Texas Almanac, 1992-1993 Page: 20
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20 TEXAS ALMANAC 1992-1993
Acrocanthosaurus (30 ft. long)
Tyrannosaurus (40 feet long, 18 feet high)
prop while browsing from the top branches of the conif-
ers growing beyond the marshes bordering the tidal
flats. The largest tracks, consisting of coupled saucer-
shaped and crescent-shaped depressions, were almost
certainly made by the elephantine hind feet and
sheathed, hooflike front feet of this dinosaur. Some of
these tracks are three feet long and two feet wide, with
stride lengths of from seven to 10 feet. In some locations,
sauropod trackways accounting for several dozen of
these dinosaurs traveling as a herd have been described.
At Dinosaur Valley State Park in Glen Rose, two parallel
trackways record the dramatic chase and possible
attack of a Pleurocoelus by an Acrocanthosaurus. Sev-
eral partial skeletons of Pleurocoelus have been found
in Texas; it is also known from Maryland.
Tenontosaurus, a 15- to 20-foot-long, relatively small-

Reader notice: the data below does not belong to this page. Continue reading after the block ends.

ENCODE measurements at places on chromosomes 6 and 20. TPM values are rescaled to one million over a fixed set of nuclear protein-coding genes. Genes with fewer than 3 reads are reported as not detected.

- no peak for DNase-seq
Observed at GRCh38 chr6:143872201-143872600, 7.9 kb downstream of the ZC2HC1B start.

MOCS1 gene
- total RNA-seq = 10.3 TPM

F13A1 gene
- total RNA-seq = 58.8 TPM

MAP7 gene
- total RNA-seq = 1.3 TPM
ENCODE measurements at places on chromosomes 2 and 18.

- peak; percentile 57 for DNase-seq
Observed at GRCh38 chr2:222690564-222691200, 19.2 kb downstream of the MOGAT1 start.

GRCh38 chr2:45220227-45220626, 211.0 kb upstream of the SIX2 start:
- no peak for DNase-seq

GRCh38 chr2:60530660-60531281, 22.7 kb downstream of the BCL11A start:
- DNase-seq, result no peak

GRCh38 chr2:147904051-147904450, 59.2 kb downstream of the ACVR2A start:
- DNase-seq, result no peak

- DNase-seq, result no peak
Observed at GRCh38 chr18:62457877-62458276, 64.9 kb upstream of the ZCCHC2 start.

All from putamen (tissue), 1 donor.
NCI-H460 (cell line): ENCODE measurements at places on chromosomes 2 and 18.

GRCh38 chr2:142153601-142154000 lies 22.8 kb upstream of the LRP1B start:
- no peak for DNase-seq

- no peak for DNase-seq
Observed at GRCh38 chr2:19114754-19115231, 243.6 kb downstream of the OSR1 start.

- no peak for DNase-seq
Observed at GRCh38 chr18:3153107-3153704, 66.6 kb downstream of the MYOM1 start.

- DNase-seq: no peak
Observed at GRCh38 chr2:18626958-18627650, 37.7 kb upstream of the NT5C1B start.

headed, stout-bodied bird-hip, had a tail that accounted
for half its length. Recessed behind bone-framed cheek
pouches was a powerful battery of wide grinding teeth
for tough plant food. A number of fairly complete skele-
tons have been found in North Central Texas and adioin-
ing states. Tenontosaurus has been proposed as a
maker of the third kind of tracks - three-toed like
those of Acrocanthosaurus, but more stubby in front
and rounder-heeled in outline. However, since this
plant-eater had four toes behind and five in front, it
makes an unsatisfactory candidate.
Iguanodon, a 20- to 30-foot-long, four- to five-ton,
plant-eating bird-hip, is known from most continents.
Recent discoveries of Iguanodon fragments in early-
Cretaceous deposits of Texas confirm its presence
here. Iguanodon is a more likely choice for the origi-
nator of the blunt-toed, round-heeled footprints, since,
unlike four-toed Tenontosaurus, its hind feet had three
toes ending in stubby, hooflike claws. Iguanodon is
thought to have traveled mostly on its hind legs,
More on Page 22.
The beautiful sketches of dinosaurs in
this section are presented through the
courtesy of the Texas Department of
Parks and Wildlife, Interpretation and
Exhibits Branch. The artist is G.
Aaron Morris, a former Texas resident
now living in North Carolina.
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Kingston, Mike. Texas Almanac, 1992-1993, book, 1991; Dallas, Texas. (texashistory.unt.edu/ark:/67531/metapth279642/m1/24/: accessed October 22, 2017), University of North Texas Libraries, The Portal to Texas History, texashistory.unt.edu; crediting Texas State Historical Association.